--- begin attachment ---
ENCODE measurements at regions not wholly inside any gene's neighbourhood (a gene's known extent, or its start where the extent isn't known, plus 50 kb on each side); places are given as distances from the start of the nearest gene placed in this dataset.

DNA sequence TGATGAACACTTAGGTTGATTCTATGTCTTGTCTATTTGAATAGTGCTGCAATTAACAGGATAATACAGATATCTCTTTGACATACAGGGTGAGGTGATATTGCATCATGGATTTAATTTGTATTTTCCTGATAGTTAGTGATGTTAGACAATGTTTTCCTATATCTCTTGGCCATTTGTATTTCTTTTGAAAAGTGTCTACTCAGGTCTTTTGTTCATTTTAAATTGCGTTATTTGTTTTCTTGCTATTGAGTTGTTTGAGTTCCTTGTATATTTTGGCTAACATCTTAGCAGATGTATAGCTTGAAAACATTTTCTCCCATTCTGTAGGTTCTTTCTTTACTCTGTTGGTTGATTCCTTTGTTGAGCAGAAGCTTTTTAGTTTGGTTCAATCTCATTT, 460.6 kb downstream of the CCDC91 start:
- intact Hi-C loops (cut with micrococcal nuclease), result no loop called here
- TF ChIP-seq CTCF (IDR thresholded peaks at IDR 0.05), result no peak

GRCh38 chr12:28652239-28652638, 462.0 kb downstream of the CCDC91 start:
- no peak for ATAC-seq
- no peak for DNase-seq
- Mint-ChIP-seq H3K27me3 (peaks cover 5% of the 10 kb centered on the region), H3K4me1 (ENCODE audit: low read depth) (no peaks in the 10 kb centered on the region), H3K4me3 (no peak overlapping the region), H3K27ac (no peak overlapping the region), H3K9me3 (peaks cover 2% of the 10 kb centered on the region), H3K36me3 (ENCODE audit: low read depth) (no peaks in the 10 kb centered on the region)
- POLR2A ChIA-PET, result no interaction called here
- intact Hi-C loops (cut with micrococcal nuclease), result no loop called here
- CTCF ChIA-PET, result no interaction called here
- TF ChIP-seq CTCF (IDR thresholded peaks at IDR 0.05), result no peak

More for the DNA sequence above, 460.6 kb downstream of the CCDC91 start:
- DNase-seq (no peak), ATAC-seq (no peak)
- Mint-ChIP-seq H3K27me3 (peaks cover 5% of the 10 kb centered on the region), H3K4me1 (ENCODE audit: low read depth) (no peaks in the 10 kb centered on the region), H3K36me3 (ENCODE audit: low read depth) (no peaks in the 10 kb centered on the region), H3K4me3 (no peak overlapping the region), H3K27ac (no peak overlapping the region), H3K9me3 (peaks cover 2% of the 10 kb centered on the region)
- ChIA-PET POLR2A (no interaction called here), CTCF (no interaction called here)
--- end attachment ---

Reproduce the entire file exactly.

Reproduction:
ENCODE measurements at regions not wholly inside any gene's neighbourhood (a gene's known extent, or its start where the extent isn't known, plus 50 kb on each side); places are given as distances from the start of the nearest gene placed in this dataset.

DNA sequence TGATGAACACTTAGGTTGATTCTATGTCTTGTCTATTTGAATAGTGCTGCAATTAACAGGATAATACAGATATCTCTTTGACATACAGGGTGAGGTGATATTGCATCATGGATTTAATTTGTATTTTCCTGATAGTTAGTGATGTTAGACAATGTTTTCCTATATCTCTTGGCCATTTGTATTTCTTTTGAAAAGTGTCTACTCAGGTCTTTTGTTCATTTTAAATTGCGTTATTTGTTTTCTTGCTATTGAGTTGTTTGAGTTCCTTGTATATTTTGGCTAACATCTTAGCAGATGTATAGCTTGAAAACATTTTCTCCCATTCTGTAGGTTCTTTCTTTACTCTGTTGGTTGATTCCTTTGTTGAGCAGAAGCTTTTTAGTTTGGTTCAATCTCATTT, 460.6 kb downstream of the CCDC91 start:
- intact Hi-C loops (cut with micrococcal nuclease), result no loop called here
- TF ChIP-seq CTCF (IDR thresholded peaks at IDR 0.05), result no peak

GRCh38 chr12:28652239-28652638, 462.0 kb downstream of the CCDC91 start:
- no peak for ATAC-seq
- no peak for DNase-seq
- Mint-ChIP-seq H3K27me3 (peaks cover 5% of the 10 kb centered on the region), H3K4me1 (ENCODE audit: low read depth) (no peaks in the 10 kb centered on the region), H3K4me3 (no peak overlapping the region), H3K27ac (no peak overlapping the region), H3K9me3 (peaks cover 2% of the 10 kb centered on the region), H3K36me3 (ENCODE audit: low read depth) (no peaks in the 10 kb centered on the region)
- POLR2A ChIA-PET, result no interaction called here
- intact Hi-C loops (cut with micrococcal nuclease), result no loop called here
- CTCF ChIA-PET, result no interaction called here
- TF ChIP-seq CTCF (IDR thresholded peaks at IDR 0.05), result no peak

More for the DNA sequence above, 460.6 kb downstream of the CCDC91 start:
- DNase-seq (no peak), ATAC-seq (no peak)
- Mint-ChIP-seq H3K27me3 (peaks cover 5% of the 10 kb centered on the region), H3K4me1 (ENCODE audit: low read depth) (no peaks in the 10 kb centered on the region), H3K36me3 (ENCODE audit: low read depth) (no peaks in the 10 kb centered on the region), H3K4me3 (no peak overlapping the region), H3K27ac (no peak overlapping the region), H3K9me3 (peaks cover 2% of the 10 kb centered on the region)
- ChIA-PET POLR2A (no interaction called here), CTCF (no interaction called here)